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Is arthritis making your life a misery? Try a workout… or a chat! Being active could help sufferers to combat crippling fatigue, study suggests
- Exercise and talking therapy could help thousands of patients with arthritis
- Those who had talking or exercise therapy significantly reduced fatigue levels against those receiving usual care, universities of Aberdeen and Glasgow said
- The benefits continued for six months following completion of the treatment
Exercise and talking therapy could help thousands of patients with rheumatoid arthritis combat crippling fatigue, a study suggests.
Sufferers from other inflammatory diseases, such as lupus and axial spondylitis, could also benefit from the treatments, which should be part of routine care, experts say.
Around 800,000 people in the UK have these conditions and four in five of them live with fatigue every day.
This affects their ability to concentrate, go to work or live independently.
Researchers from the universities of Aberdeen and Glasgow examined how to cut fatigue among these patients.
Researchers found that those who had talking therapy or exercise therapy for arthritis significantly reduced fatigue levels against those receiving usual care
They compared three types of care for 368 people with various inflammatory rheumatic diseases.
Participants were either given telephone-delivered physical activity programmes, cognitive behavioural therapy or they received usual care.
Those in the exercise group had five 45-minute, one-to-one sessions over 30 weeks while those who had talking therapy received an average of eight sessions over the same period. The usual care group were given an education booklet on fatigue.
Researchers found that those who had talking therapy or exercise therapy significantly reduced fatigue levels against those receiving usual care.
The benefits continued for six months following completion of the treatment, according to the study published in Lancet Rheumatology.
And those offered these interventions reported improved sleep, mental health and quality of life, compared with those who received usual care.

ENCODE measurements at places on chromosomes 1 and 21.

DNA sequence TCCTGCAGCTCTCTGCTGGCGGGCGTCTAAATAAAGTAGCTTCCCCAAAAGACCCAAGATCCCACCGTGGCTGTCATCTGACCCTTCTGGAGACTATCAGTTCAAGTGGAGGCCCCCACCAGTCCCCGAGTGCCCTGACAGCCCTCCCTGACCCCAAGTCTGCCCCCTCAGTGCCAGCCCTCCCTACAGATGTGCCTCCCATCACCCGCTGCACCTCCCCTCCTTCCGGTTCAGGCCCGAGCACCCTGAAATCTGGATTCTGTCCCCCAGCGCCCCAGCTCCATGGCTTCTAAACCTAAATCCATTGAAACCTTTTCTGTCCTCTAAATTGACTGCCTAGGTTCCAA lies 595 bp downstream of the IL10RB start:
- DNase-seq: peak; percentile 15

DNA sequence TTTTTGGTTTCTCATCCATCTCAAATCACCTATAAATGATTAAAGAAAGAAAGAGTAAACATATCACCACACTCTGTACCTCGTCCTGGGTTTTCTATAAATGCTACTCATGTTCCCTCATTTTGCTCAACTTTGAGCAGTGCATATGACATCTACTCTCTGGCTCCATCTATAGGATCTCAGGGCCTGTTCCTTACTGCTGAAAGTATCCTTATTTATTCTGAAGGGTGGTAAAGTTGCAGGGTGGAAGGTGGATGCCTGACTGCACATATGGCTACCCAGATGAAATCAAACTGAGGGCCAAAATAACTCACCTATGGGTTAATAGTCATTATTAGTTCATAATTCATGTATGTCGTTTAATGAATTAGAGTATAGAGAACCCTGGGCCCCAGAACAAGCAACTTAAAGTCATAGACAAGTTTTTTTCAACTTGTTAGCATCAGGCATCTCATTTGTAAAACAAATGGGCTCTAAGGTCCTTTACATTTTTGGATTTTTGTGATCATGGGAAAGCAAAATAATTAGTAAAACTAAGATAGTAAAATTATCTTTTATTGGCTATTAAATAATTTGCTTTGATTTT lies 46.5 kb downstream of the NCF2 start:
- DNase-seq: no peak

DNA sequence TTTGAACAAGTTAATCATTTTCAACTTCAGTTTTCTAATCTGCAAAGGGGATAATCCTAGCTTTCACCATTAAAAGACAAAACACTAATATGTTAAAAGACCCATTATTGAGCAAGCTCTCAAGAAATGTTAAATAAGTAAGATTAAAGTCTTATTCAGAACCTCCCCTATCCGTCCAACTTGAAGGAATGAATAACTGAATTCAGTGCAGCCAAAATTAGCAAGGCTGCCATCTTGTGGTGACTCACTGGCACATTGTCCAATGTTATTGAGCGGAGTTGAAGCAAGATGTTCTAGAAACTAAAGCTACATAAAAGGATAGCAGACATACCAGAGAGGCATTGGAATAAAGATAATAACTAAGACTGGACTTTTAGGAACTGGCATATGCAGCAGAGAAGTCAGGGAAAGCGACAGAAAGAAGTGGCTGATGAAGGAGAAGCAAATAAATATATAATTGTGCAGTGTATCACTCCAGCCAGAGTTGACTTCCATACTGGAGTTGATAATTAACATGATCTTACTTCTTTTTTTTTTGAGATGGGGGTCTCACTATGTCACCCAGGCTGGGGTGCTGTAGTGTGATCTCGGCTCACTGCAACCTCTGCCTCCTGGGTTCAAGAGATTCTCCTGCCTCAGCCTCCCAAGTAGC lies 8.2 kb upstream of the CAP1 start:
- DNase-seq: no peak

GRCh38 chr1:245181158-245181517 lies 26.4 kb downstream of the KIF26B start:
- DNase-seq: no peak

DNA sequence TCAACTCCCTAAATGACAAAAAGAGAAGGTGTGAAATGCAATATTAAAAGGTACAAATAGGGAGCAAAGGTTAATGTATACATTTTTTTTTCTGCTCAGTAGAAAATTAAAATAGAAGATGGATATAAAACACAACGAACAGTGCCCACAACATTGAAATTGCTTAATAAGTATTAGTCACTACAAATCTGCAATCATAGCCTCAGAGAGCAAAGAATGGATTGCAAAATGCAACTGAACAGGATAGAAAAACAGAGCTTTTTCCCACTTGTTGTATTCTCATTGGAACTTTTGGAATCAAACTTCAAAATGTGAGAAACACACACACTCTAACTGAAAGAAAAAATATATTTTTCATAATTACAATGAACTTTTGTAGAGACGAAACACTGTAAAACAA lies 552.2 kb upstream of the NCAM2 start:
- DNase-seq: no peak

Wendy Booth, 57, from Pitmedden, Aberdeenshire, had to give up her job as a psychiatric nurse at Royal Cornhill Hospital, Aberdeen, after suffering from lupus and Sjogren’s syndrome.
She said: ‘The fatigue really affects what you can do. If I do some work in the garden one day, I know I’ll pay for it the next.’
A pharmacist displays a box of tocilizumab, which is used in the treatment of rheumatoid arthritis. Those who had talking or exercise therapy significantly reduced fatigue levels against those receiving usual care, universities of Aberdeen and Glasgow said
Miss Booth, who undertook physical activity in the study, added: ‘The physio called me about once a fortnight and it really encouraged me. I feel like the study helped give me purpose. I joined a gym and I have a good instructor who understands my abilities and gives me modified exercises so I can carry on in the same class along with everyone else.
‘Mentally, I feel stronger and physically – my motto is “I want to keep what I’ve got”, rather than deteriorate.’
Professor Neil Basu, who led most of the research at the University of Aberdeen, but is now at the University of Glasgow, said: ‘Our study provides new evidence that some non-pharmacological interventions can be successfully and effectively delivered by non-specialist members of the clinical service.
‘It has been encouraging to see that the interventions have led to improvements for participants, even six months after the end of the treatment.’
Dr Neha Issar-Brown, director of research at the charity Versus Arthritis, said: ‘Fatigue and chronic pain go hand in hand.
‘But fatigue tends not to respond to medicines for these conditions, and often goes unrecognised by clinicians.’
WHAT IS RHEUMATOID ARTHRITIS? THE AGONISING LONG-TERM ILLNESS THAT IS INCURABLE
Rheumatoid arthritis (RA) affects around 400,000 people in the UK
Rheumatoid arthritis (RA) affects around 400,000 people in the UK and nearly 1.3 million adults in the US.
Women are up to three times more likely to develop the condition than men. Those with family history of rheumatoid arthritis are also more vulnerable.
It is a long-term illness in which the immune system causes the body to attack itself, causing painful, swollen and stiff joints.
RA, the second most common form of arthritis that often begins between the ages of 40 and 50, tends to strike the hands, wrists and knees.
Scientists are currently unsure as to the exact cause of RA, but smoking, eating lots of red meat and coffee drinkers are at higher risk.
A cure has yet to be found, but treatments are available and proven to help slow down the progressive condition.
RA is a complex autoimmune condition that is diagnosed and treated by a Consultant Rheumatologist in secondary care and the patient is followed up on a regular basis by a consultant-led multi-disciplinary team in hospital.